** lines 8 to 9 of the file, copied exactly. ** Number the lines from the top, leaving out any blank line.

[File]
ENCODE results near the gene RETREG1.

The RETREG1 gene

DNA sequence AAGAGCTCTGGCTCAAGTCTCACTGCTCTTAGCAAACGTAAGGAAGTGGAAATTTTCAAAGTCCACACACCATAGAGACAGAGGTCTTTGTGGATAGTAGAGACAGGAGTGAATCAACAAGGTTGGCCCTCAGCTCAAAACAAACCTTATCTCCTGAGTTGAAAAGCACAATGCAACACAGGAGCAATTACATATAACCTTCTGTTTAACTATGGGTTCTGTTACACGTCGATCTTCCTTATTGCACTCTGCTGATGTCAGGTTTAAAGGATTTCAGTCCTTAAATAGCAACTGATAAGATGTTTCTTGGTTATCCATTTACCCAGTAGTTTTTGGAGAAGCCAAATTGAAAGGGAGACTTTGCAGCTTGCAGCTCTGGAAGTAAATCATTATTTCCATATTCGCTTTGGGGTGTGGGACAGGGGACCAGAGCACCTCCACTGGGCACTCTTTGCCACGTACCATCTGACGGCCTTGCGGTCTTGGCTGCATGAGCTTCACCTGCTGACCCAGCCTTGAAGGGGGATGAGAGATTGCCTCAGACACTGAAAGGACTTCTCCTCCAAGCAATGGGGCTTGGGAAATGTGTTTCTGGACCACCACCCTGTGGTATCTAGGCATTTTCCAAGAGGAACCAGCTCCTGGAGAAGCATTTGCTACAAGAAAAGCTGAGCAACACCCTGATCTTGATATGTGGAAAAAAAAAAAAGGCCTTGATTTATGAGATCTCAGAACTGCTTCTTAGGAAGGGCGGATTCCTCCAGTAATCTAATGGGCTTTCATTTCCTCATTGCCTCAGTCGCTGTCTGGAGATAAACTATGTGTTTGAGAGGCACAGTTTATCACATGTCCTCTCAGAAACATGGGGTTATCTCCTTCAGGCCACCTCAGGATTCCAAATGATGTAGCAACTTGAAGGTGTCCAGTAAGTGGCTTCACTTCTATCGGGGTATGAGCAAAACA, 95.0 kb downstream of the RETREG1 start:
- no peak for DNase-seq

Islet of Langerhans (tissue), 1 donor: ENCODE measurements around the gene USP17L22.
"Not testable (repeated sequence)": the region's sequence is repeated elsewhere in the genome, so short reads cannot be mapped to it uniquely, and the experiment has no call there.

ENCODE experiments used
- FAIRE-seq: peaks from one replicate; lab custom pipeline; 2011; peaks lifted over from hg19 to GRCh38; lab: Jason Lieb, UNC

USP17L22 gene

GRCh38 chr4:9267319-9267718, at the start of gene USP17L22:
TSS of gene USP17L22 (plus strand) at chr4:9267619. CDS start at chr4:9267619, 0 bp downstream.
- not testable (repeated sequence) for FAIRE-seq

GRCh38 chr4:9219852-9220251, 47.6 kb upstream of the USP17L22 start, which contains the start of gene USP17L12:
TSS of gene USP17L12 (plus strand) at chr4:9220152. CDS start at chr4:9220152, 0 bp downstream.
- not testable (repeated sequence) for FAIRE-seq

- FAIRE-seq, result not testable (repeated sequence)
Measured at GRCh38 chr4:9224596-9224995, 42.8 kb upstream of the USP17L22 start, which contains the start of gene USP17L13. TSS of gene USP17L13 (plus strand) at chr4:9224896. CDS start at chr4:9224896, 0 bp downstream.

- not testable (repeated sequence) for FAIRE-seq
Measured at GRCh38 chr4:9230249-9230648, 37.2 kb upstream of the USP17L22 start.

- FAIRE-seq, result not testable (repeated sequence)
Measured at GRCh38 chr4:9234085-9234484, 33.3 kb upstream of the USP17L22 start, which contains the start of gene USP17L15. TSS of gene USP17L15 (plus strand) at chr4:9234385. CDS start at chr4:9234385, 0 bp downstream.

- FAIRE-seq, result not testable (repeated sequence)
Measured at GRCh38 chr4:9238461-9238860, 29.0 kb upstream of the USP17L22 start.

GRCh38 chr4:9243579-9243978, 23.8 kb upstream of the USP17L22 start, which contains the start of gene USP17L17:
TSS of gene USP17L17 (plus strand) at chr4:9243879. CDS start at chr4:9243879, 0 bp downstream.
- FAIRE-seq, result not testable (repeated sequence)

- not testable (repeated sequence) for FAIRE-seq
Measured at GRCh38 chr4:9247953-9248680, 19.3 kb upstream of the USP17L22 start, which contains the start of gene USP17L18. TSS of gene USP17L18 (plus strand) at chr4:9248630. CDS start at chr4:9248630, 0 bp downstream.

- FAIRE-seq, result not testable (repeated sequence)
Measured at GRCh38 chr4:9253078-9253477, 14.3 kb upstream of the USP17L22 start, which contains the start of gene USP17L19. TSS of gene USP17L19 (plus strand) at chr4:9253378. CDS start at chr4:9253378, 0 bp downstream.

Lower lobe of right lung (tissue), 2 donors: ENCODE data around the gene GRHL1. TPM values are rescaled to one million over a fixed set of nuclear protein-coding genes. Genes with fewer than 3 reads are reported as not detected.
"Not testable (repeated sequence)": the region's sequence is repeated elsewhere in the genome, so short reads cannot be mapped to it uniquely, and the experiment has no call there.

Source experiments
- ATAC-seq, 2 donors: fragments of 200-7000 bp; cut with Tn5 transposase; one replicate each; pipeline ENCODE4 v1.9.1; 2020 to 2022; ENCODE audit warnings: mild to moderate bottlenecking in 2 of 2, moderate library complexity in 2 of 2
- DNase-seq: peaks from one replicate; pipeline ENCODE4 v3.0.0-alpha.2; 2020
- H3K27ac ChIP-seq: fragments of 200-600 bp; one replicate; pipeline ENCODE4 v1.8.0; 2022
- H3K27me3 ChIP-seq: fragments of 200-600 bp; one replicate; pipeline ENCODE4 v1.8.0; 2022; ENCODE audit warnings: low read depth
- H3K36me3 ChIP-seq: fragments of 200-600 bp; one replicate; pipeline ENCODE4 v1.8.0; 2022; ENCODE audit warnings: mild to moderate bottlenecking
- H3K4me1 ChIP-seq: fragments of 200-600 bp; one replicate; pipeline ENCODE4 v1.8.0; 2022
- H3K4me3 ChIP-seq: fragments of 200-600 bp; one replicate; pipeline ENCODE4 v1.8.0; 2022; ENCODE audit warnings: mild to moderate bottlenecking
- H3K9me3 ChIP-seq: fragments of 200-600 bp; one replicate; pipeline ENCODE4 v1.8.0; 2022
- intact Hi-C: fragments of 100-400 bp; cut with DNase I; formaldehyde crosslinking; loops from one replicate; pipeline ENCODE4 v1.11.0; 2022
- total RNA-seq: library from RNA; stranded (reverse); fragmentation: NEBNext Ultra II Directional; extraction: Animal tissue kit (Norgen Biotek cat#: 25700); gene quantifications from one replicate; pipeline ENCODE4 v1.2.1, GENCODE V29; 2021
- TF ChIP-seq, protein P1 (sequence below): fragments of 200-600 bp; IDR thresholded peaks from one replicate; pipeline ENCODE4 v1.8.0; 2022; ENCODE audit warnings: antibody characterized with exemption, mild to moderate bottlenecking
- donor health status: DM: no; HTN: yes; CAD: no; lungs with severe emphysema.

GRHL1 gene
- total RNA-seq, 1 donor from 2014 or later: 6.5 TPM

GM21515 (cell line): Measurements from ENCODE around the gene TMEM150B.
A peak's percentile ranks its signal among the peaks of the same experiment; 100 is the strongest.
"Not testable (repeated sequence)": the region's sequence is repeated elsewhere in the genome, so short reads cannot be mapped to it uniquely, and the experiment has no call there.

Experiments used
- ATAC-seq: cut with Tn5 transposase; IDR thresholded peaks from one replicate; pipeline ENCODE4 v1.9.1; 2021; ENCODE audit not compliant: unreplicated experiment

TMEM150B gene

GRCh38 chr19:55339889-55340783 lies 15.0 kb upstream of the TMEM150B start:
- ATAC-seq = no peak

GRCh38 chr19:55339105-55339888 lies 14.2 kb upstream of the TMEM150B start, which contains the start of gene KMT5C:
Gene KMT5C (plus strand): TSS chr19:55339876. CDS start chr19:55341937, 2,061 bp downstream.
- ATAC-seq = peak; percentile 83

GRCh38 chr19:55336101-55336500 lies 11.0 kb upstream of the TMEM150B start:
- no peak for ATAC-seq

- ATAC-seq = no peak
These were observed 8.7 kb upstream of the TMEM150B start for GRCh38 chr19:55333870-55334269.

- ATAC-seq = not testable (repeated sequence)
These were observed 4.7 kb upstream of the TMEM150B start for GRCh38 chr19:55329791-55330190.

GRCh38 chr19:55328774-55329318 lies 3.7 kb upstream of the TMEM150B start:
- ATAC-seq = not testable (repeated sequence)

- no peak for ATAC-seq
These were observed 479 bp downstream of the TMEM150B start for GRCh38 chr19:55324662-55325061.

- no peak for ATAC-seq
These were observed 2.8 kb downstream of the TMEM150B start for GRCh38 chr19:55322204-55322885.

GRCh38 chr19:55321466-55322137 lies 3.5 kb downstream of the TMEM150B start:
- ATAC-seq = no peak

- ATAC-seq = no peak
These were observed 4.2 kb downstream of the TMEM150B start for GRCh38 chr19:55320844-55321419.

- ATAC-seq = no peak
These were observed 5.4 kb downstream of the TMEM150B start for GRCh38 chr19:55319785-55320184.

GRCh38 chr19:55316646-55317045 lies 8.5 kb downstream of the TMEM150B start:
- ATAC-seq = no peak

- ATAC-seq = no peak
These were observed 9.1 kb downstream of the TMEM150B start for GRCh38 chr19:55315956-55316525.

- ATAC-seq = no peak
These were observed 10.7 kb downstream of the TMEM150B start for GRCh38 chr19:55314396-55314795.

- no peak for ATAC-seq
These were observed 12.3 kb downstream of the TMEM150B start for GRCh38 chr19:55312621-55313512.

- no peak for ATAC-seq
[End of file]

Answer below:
- FAIRE-seq: peaks from one replicate; lab custom pipeline; 2011; peaks lifted over from hg19 to GRCh38; lab: Jason Lieb, UNC

USP17L22 gene